In the year 2193, ‘”Dinosaur” becomes a popular subject again. Scientists all work for making dinosaur revive. ‘Nevertheless, they still lack of a special gene. This causes the dinosaurs they cultivate are all incomplete. ‘Many countries then intend to buy dinosaurian fossil at high prices in order to get the gene. ‘But it seems that it’s not so easy. ‘No one can do anything to this problem until Dr. Crachi invents a “Time Space” machine in the year 2197.
2180 advanced a new theory about time-back but was criticized.
2184, due to his excessive studying, he was mental diseased and was under treatment in hospital.
2188 missing after he was out of the hospital. They say he had ever appeared in Danba.
2198 completed the machine that can make time go back.
In the dinosaur family, Chen is the most intelligent one. Now his parents and brothers all fall into Crachi’s clutches. So the urgent matter for Chen to do is to save his family from the bad guy’s clutches.
There ya have it folks! If that doesn’t make you want to play this game, you must be “mental diseased”!
Contra Spirits – Famicom (NES)
The creators of Contra Spirits for the NES are nothing if not masters of efficiency. The fifth level is exactly the same as the second level, except the sky is pink for some reason instead of blue. Your congratulations for defeating the game is your player grasping a helicopter with the contraction “Thend”, an efficient, time-saving portmanteau of “The” and “End”! The creators took the approach used by the Internet at large here: Why spell things out correctly when you know what I mean?
Then there are just bizarre oddities, like your player appearing to do an instant 180 and face backwards every time he jumps for completely unknown reasons. It’s little easter eggs like these that keep pirated games fun!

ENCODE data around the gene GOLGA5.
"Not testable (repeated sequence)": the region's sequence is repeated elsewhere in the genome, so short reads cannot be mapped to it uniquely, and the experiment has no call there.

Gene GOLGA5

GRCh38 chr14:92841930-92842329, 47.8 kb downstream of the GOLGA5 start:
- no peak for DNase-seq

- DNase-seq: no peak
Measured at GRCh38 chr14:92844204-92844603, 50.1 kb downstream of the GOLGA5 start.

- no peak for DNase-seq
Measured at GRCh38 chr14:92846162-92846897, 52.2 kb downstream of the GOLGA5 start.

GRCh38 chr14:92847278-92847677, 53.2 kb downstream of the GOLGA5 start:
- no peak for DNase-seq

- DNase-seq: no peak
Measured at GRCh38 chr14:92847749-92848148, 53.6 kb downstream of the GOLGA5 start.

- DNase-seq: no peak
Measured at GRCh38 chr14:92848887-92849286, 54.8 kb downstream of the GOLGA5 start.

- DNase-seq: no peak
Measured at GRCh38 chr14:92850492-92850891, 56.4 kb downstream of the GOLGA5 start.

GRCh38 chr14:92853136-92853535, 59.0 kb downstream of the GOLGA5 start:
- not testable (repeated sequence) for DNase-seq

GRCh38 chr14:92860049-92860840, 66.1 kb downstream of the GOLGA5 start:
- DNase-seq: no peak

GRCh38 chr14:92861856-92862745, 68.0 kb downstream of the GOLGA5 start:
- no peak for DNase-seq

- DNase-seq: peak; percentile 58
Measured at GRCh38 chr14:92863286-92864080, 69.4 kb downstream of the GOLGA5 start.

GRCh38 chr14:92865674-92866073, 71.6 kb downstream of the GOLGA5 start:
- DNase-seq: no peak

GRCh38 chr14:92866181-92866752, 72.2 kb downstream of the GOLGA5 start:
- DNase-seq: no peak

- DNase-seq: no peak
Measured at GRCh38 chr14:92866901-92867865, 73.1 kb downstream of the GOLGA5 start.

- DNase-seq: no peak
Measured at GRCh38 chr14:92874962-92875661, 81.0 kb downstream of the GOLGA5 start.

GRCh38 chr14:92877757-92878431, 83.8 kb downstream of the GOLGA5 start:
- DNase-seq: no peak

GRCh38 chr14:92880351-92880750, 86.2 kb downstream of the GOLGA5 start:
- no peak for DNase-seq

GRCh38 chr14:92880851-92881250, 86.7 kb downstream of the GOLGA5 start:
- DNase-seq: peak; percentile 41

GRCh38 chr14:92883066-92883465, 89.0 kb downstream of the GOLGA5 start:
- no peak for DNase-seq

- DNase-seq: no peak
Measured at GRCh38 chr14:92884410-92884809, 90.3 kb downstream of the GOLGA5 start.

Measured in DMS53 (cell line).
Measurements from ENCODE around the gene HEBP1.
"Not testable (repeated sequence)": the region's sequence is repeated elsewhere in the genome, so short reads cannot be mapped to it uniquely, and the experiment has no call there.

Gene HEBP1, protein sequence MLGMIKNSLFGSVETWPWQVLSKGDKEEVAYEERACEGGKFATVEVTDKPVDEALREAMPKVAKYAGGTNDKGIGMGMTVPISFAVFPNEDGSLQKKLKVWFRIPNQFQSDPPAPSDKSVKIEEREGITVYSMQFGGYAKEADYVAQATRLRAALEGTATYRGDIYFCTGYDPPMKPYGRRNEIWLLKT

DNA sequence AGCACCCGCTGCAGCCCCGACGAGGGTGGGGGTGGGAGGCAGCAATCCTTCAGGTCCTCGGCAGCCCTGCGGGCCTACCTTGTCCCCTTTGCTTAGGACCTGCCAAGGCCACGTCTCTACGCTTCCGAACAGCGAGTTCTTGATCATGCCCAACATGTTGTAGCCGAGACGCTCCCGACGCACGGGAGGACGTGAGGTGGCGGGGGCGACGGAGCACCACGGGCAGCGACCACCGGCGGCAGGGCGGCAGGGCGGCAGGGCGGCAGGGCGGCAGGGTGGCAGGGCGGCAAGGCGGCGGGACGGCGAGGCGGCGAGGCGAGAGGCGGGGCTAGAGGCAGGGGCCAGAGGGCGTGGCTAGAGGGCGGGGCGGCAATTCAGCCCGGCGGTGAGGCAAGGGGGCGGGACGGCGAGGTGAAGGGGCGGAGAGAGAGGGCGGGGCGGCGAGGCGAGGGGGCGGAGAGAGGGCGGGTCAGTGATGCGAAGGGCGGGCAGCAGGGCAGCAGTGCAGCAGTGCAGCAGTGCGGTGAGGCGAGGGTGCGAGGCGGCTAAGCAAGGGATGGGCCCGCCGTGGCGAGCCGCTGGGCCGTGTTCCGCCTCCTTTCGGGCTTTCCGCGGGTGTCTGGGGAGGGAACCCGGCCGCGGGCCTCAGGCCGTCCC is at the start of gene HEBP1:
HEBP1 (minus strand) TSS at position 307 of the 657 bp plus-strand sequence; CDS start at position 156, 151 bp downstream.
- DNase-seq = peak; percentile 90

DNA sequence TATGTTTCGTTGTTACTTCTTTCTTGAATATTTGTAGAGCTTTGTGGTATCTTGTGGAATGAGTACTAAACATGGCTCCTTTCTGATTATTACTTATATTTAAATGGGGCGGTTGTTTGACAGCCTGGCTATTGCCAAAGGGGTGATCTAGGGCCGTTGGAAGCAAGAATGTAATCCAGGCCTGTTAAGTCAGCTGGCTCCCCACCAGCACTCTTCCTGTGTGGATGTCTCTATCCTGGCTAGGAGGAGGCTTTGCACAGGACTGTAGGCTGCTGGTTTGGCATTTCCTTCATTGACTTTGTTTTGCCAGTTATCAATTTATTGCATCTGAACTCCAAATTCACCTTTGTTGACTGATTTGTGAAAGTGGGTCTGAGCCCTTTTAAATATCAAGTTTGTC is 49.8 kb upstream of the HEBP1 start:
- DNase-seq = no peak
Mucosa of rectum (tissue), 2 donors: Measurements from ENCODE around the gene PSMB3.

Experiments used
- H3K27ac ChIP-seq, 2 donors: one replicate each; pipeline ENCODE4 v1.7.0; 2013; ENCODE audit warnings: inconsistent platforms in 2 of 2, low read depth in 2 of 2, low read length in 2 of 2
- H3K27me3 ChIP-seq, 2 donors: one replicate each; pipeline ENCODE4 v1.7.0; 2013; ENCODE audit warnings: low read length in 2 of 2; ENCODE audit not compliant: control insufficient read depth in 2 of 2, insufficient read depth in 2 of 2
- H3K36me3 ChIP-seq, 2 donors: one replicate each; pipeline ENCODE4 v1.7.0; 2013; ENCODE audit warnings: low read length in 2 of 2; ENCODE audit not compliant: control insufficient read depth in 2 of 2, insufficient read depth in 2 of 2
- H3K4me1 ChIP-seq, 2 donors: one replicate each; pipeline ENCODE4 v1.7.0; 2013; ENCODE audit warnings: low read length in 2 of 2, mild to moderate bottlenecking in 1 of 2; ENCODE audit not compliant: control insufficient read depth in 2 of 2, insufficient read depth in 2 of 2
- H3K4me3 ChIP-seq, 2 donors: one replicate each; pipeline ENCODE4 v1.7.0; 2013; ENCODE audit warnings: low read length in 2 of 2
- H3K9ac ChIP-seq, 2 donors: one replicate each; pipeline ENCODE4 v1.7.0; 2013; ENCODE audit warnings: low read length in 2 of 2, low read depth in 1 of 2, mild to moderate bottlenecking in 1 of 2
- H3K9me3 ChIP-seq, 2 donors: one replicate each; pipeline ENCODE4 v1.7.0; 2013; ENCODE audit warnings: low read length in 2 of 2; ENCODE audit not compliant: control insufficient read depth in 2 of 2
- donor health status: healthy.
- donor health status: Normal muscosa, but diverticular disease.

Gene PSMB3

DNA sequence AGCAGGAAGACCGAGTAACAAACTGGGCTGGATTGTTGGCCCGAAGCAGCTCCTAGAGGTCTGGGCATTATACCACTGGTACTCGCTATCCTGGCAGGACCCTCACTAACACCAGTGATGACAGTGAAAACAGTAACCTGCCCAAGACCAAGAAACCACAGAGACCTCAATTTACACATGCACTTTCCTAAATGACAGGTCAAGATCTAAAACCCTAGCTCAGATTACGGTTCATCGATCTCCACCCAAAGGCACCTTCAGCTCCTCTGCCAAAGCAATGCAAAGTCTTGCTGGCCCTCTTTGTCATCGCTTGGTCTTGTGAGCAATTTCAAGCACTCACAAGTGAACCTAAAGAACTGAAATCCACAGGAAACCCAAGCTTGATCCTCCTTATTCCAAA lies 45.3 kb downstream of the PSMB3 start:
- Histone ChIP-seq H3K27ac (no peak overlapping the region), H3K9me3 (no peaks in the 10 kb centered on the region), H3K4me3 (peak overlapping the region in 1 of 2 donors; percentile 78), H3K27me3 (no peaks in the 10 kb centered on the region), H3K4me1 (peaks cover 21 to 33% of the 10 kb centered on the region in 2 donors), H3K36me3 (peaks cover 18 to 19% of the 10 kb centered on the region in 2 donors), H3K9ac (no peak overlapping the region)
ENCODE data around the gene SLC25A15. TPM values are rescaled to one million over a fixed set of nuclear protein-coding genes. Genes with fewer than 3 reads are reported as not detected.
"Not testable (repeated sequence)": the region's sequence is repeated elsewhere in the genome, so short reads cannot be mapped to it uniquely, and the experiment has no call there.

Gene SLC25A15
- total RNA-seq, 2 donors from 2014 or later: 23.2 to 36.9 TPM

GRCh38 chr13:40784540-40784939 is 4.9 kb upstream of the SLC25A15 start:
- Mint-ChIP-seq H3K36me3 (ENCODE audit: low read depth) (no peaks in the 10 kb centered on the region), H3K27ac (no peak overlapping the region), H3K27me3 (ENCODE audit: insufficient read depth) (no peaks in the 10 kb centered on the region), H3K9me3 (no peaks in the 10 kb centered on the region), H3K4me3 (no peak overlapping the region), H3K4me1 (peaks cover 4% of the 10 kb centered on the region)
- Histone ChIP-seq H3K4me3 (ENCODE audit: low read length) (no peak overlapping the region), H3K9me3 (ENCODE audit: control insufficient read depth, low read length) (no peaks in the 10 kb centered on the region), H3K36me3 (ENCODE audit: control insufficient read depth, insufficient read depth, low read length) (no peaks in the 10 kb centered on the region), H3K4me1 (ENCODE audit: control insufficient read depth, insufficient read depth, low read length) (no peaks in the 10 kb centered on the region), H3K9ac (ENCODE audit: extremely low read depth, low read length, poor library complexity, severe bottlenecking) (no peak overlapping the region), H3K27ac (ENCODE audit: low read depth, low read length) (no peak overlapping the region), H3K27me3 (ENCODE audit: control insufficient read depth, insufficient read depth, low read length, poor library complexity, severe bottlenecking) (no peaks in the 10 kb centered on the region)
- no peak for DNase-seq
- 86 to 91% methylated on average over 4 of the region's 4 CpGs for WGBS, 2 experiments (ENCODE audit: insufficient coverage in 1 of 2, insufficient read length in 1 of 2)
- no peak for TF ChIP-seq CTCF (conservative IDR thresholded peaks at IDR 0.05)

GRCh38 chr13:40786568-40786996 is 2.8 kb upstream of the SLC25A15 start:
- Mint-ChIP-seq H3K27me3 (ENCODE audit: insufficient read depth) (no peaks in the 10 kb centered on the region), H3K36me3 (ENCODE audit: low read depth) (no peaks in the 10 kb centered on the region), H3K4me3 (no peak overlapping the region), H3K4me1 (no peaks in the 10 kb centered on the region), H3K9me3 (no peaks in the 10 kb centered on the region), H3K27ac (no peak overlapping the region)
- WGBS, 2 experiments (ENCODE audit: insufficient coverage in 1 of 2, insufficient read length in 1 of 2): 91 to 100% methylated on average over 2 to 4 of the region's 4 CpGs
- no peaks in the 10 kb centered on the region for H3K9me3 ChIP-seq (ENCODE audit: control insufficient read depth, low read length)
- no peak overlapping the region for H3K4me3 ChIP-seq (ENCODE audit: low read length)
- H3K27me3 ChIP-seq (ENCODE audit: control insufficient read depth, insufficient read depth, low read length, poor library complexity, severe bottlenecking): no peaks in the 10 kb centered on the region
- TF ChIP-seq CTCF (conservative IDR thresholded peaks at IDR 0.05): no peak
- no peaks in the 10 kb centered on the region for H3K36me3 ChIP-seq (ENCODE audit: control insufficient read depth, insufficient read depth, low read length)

Pizza Pop Mario – Famicom (NES)
Pizza Pop Mario is a shockingly stereotyping game in which Mario has hung up his plumber’s toolbelt and has dove headfirst into the hotshot world of pizza delivery.
The game is really just the old Jaleco game Pizza Pop! (who would have guessed?) with a sprite from Super Mario Bros. 3 inserted as the game’s protagonist and the word “Mario” pasted over “Jaleco” on the title screen, that much I can explain. What I can’t explain is why after being given the pizza to deliver (no box mind you, just an exposed, fresh pizza pie), he enters some strange room displaying on the wall an image of a diminutive version of himself running in place in what looks like a crude representation of Manhattan, seemingly trying to reach the pizza store but unable to. Mario doesn’t find this strange in the slightest and continues his unwavering quest to deliver the naked pizza pie by walking on foot through the crime-ridden streets, fending off hungry stray cats, climbing fences, and dealing with some of the biggest assholes on the planet while just trying to make an honest living.
Suddenly, saving that stupid bitch of a princess every day doesn’t seem so bad.